Jesus praises Peter for his faith, including that impetuous readiness of his to speak what the others maybe hardly dared think. And Jesus makes clear that Peter’s faithful recognition of Jesus as the Christ is the first spark of a flame of faith that will kindle throughout the world.

I mentioned that St Peter’s was my home church as a child; as a minister the first church of which I was given charge was St Bartholomew’s, and it’s his day today. I did say I’d say a bit about him and so I shall. But not much: Bartholomew is a shadowy figure among the disciples, and we don’t know much about him. His name, Bartholomew is a surname, meaning ‘Son of Tolmai’, so perhaps Bartholomew is the same man as Nathaniel, who’s named in St John’s Gospel, and we are told just a little bit more about him.

Back when I was Rector of St Bartholomew’s, the only hymn appointed for St Bartholomew’s Day basically just took four verses to say that we don’t know much about him. Legend has it that he died a martyr’s death by being flayed alive with a butcher’s knife, probably in Persia, but that’s not a story told in scripture, although it was graphically illustrated in a stained glass window in the church, as I recall.

But maybe it’s no surprise that we know so little about Bartholomew or most of the other apostles on whom, with Peter, the church was founded. Their stories don’t matter, and they weren’t in the business of self-promotion. The sure foundation of the church is found in nothing to do with those people themselves, except this: that they belonged to Jesus, and the light of his love shone in their lives. We don’t know about them, but because of them we know about Jesus. And each person as he or she grasps the truth about Jesus is called to be a rock, a building stone; that’s true for us as well, as we take our place as part of the building, the spiritual temple.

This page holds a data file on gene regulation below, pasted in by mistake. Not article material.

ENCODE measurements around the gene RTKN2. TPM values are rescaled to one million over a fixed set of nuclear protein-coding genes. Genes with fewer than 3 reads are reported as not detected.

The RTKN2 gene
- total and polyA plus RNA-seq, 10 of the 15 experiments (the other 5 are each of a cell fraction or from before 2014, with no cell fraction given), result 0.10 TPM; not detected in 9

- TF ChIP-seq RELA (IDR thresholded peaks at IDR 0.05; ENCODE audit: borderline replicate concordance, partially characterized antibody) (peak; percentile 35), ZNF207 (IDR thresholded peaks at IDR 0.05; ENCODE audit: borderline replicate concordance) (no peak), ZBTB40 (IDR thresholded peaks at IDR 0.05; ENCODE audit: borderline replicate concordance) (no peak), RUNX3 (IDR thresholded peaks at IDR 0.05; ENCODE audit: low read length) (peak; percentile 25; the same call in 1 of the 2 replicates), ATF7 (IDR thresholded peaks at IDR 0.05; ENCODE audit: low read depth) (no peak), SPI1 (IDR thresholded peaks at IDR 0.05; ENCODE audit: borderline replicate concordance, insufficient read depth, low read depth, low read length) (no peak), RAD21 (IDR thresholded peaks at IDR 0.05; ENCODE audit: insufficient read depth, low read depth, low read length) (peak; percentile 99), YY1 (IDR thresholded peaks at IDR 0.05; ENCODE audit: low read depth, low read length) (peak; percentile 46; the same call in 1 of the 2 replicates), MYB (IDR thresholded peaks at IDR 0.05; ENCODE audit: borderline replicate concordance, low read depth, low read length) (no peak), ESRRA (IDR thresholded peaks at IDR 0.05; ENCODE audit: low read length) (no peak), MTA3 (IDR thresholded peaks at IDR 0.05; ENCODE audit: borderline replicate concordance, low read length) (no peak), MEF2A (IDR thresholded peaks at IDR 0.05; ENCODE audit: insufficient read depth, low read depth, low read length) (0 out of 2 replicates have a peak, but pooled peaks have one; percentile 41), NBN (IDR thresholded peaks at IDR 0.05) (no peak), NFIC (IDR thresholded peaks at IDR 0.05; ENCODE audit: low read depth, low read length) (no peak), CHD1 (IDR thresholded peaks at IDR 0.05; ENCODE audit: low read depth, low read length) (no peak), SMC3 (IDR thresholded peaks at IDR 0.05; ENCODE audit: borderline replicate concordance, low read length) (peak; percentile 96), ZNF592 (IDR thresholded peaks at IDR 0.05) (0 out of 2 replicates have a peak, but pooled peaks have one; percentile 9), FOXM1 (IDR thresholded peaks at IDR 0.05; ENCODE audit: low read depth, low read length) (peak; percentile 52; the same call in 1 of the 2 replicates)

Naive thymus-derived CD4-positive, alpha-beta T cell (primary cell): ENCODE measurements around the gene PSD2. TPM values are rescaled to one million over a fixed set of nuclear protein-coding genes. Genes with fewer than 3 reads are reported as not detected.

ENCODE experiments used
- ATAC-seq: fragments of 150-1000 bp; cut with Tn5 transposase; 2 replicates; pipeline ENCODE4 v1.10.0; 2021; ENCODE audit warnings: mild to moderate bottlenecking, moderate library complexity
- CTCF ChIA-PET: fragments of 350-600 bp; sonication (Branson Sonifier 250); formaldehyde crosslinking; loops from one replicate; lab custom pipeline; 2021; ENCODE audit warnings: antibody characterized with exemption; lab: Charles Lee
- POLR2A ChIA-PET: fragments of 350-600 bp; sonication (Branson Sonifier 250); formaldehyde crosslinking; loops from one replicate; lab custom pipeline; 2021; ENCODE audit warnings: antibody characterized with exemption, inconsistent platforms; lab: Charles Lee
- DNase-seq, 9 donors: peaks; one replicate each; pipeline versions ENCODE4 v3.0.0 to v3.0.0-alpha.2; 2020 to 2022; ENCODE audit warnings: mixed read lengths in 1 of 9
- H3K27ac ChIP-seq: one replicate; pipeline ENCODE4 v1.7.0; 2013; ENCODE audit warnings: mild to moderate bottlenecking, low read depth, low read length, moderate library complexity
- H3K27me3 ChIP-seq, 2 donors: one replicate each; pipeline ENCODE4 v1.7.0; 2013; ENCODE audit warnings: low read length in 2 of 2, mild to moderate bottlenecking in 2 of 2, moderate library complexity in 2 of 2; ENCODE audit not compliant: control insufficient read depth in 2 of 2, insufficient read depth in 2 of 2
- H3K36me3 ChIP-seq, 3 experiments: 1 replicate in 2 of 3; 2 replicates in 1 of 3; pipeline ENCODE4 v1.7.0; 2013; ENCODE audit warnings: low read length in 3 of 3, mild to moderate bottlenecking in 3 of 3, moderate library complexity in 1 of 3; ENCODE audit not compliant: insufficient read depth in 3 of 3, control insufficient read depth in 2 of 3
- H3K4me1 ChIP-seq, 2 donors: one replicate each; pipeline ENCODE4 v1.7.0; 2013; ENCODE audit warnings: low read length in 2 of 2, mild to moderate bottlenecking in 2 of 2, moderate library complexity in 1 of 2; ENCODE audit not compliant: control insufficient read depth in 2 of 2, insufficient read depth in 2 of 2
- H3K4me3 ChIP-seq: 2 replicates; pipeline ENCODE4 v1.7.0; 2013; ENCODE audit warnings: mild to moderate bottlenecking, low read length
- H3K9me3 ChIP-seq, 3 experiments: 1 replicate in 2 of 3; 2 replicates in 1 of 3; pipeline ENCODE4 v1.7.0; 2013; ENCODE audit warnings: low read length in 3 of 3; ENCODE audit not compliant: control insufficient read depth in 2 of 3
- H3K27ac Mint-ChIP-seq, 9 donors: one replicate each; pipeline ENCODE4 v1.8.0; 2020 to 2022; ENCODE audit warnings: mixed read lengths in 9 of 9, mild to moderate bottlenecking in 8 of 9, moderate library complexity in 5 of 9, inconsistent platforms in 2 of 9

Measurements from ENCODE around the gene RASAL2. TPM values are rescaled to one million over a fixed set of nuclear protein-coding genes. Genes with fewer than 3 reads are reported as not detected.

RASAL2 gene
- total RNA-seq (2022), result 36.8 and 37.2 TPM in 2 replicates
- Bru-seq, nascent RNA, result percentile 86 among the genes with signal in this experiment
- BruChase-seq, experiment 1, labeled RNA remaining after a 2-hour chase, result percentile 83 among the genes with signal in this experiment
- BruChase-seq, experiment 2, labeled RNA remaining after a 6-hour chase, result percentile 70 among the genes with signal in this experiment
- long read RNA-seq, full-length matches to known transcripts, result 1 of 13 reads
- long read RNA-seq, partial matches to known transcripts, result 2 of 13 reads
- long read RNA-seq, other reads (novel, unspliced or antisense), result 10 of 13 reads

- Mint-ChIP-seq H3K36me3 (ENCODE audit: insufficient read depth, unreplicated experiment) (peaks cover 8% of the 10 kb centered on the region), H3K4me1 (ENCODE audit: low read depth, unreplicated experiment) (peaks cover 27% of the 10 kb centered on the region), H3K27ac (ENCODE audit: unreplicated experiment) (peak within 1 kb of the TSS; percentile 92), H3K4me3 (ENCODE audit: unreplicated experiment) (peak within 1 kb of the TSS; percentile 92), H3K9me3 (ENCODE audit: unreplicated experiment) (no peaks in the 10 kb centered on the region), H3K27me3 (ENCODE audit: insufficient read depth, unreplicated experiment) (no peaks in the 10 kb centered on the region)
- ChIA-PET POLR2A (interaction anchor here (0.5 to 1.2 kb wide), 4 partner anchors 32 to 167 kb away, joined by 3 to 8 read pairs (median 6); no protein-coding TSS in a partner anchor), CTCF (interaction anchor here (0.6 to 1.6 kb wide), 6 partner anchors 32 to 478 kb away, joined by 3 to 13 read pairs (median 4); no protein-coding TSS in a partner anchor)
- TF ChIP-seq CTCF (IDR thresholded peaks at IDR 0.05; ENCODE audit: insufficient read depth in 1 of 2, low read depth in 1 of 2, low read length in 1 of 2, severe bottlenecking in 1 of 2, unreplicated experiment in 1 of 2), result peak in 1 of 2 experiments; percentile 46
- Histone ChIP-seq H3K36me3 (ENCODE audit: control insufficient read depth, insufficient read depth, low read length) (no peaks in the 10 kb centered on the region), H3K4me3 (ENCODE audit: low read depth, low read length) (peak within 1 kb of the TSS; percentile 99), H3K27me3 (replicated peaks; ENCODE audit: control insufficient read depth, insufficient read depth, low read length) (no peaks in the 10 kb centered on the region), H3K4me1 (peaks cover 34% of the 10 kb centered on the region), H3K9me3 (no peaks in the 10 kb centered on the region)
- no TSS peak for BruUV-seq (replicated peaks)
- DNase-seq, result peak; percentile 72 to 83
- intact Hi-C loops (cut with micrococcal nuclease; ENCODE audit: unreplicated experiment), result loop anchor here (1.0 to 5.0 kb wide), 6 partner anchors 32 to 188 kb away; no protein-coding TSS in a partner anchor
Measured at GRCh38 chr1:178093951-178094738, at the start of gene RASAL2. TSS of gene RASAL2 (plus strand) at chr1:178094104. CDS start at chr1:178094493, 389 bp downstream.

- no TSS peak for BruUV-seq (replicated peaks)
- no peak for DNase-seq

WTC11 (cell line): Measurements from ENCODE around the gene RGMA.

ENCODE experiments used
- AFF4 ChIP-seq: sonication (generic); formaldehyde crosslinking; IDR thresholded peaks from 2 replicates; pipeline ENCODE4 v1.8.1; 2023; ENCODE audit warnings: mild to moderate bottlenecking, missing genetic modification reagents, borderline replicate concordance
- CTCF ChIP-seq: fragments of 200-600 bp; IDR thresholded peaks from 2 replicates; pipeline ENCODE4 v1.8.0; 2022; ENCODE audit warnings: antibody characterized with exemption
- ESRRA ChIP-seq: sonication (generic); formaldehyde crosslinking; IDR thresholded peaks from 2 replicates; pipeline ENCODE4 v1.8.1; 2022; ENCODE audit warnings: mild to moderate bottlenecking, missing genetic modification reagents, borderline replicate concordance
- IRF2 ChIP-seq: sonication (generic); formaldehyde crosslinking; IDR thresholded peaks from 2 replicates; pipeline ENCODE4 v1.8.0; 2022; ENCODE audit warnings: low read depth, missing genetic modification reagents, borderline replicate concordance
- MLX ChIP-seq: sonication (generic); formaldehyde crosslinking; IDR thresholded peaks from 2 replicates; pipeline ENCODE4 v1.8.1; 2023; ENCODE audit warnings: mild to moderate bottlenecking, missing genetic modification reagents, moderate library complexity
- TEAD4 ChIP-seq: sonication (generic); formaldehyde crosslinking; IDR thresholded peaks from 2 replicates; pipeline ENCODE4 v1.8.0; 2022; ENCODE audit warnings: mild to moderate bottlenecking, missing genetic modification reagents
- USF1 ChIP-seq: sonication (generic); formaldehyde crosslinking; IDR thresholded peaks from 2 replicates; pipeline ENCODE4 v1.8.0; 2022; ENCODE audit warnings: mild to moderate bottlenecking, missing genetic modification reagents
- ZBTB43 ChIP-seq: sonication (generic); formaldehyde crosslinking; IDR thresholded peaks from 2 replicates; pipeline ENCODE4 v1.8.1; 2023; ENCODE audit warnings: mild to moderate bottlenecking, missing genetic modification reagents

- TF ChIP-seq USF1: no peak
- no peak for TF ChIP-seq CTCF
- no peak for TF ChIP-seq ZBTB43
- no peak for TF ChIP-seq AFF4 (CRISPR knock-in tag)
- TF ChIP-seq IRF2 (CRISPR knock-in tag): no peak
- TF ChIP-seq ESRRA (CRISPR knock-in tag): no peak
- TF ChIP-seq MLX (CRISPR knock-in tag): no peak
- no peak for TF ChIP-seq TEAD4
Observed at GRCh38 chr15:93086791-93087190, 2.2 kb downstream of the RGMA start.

Tuesday, 19 August 2014

Bloody energy companies . . . !

My tariff agreement with nPower is coming to an end, so at their request I spoke to a nice friendly advisor. As nPower had moved me from a high monthly payment to one I thought rather low, we agreed that on the new tariff starting in September I would pay rather more. Meanwhile, we would leave in place the credit balance that had built up, to provide a cushion - we've not been in the house long, and I'm still not sure about our energy usage rate. All agreed, everyone happy, one more payment at the old rate, then the new tariff and new payment rates.  One week later, nPower refunded my credit balance unasked, then increased my monthly direct debit to a rate higher than the one agreed, beginning in August. I rang and complained that this did not seem the ideal way to do business, and was informed that "We do seem to have messed up!" - but have yet to receive any formal response.

Sunday, 17 August 2014

Boat Train

Standing in the marine station, I scan
the shabby weeds growing up between the tracks,
late August, tired flowers blown into seed,
while people stumble past with heavy cases;
on the blank walls the paint is cracked and peeling,
and the stale air is stained with salt and urine.

No-one belongs on this grey platform;
no-one really belongs in the seedy town beyond,
with its closed-down market and unfriendly pubs,
a transit camp where you
don’t dare stay too long, where you
better not catch anyone’s eye.

The train is old and shabby coaches,
all crowded and chaos, claustrophobic,
full of noise though no-one seems to speak;  at last
it jerks into motion, platform lights streak across the dirty windows;
it lurches across the points, as the binding brakes squeal and moan,
liquid spills from a beer can as it rolls.

I look cautiously at the tired faces
between those untidy stacks of bags and cases;
for you perhaps a beginning, a play newly begun,
but for me this is the final act,
for better or for worse the end of my dreaming time
and the last run for home.

Saturday, 16 August 2014

The Syrophoenician Woman

A Sunday talk based on the Gospel set for tomorrow :-

One of the Powys County Councillors was in the news the other week because, in the course of making a very passionate point about health care provision and the sense people from this side of the border can have, Welsh speakers in particular among them, of being treated as second class citizens, a word was used that on reflection shouldn’t have been. It may be that more was made of the issue than needed to be, or maybe not, but the Councillor felt it necessary to resign from the cabinet following something of a storm of criticism.